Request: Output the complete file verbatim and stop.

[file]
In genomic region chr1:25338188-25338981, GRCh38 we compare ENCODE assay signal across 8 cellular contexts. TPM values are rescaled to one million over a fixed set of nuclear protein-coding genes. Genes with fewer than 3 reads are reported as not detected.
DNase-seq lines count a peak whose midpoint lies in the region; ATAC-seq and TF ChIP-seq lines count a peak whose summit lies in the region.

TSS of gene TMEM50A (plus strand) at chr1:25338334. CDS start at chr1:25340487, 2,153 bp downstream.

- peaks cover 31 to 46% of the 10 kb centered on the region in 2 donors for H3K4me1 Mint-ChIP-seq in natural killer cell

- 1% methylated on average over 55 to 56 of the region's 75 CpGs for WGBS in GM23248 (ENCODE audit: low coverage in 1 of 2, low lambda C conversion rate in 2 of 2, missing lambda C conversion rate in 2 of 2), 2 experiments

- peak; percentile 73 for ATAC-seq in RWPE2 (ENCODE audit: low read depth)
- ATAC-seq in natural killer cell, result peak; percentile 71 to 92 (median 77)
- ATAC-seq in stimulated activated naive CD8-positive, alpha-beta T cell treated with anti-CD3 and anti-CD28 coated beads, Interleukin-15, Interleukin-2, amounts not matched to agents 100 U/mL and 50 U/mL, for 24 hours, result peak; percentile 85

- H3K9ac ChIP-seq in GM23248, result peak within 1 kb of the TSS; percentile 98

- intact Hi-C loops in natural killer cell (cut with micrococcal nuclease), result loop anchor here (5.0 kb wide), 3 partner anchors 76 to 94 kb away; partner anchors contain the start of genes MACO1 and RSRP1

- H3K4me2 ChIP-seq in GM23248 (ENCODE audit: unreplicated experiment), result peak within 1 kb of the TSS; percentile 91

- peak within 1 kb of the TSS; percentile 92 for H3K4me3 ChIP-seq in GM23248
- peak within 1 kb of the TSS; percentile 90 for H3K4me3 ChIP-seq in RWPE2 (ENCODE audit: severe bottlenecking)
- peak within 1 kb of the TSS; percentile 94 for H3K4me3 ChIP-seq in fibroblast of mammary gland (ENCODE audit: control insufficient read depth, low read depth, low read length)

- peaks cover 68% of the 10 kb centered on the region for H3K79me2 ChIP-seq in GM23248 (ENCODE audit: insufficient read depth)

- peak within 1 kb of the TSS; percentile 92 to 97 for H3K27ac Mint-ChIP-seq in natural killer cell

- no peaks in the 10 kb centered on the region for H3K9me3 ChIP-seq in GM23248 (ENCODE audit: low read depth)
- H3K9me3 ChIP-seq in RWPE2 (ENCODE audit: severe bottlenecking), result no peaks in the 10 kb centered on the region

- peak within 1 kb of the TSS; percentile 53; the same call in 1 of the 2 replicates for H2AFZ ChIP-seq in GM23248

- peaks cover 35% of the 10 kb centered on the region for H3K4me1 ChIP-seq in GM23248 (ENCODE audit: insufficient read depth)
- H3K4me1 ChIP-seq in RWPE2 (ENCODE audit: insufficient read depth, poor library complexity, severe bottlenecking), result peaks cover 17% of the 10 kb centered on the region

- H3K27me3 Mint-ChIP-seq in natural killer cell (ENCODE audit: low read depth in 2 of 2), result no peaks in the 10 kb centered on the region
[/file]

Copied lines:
In genomic region chr1:25338188-25338981, GRCh38 we compare ENCODE assay signal across 8 cellular contexts. TPM values are rescaled to one million over a fixed set of nuclear protein-coding genes. Genes with fewer than 3 reads are reported as not detected.
DNase-seq lines count a peak whose midpoint lies in the region; ATAC-seq and TF ChIP-seq lines count a peak whose summit lies in the region.

TSS of gene TMEM50A (plus strand) at chr1:25338334. CDS start at chr1:25340487, 2,153 bp downstream.

- peaks cover 31 to 46% of the 10 kb centered on the region in 2 donors for H3K4me1 Mint-ChIP-seq in natural killer cell

- 1% methylated on average over 55 to 56 of the region's 75 CpGs for WGBS in GM23248 (ENCODE audit: low coverage in 1 of 2, low lambda C conversion rate in 2 of 2, missing lambda C conversion rate in 2 of 2), 2 experiments

- peak; percentile 73 for ATAC-seq in RWPE2 (ENCODE audit: low read depth)
- ATAC-seq in natural killer cell, result peak; percentile 71 to 92 (median 77)
- ATAC-seq in stimulated activated naive CD8-positive, alpha-beta T cell treated with anti-CD3 and anti-CD28 coated beads, Interleukin-15, Interleukin-2, amounts not matched to agents 100 U/mL and 50 U/mL, for 24 hours, result peak; percentile 85

- H3K9ac ChIP-seq in GM23248, result peak within 1 kb of the TSS; percentile 98

- intact Hi-C loops in natural killer cell (cut with micrococcal nuclease), result loop anchor here (5.0 kb wide), 3 partner anchors 76 to 94 kb away; partner anchors contain the start of genes MACO1 and RSRP1

- H3K4me2 ChIP-seq in GM23248 (ENCODE audit: unreplicated experiment), result peak within 1 kb of the TSS; percentile 91

- peak within 1 kb of the TSS; percentile 92 for H3K4me3 ChIP-seq in GM23248
- peak within 1 kb of the TSS; percentile 90 for H3K4me3 ChIP-seq in RWPE2 (ENCODE audit: severe bottlenecking)
- peak within 1 kb of the TSS; percentile 94 for H3K4me3 ChIP-seq in fibroblast of mammary gland (ENCODE audit: control insufficient read depth, low read depth, low read length)

- peaks cover 68% of the 10 kb centered on the region for H3K79me2 ChIP-seq in GM23248 (ENCODE audit: insufficient read depth)

- peak within 1 kb of the TSS; percentile 92 to 97 for H3K27ac Mint-ChIP-seq in natural killer cell

- no peaks in the 10 kb centered on the region for H3K9me3 ChIP-seq in GM23248 (ENCODE audit: low read depth)
- H3K9me3 ChIP-seq in RWPE2 (ENCODE audit: severe bottlenecking), result no peaks in the 10 kb centered on the region

- peak within 1 kb of the TSS; percentile 53; the same call in 1 of the 2 replicates for H2AFZ ChIP-seq in GM23248

- peaks cover 35% of the 10 kb centered on the region for H3K4me1 ChIP-seq in GM23248 (ENCODE audit: insufficient read depth)
- H3K4me1 ChIP-seq in RWPE2 (ENCODE audit: insufficient read depth, poor library complexity, severe bottlenecking), result peaks cover 17% of the 10 kb centered on the region

- H3K27me3 Mint-ChIP-seq in natural killer cell (ENCODE audit: low read depth in 2 of 2), result no peaks in the 10 kb centered on the region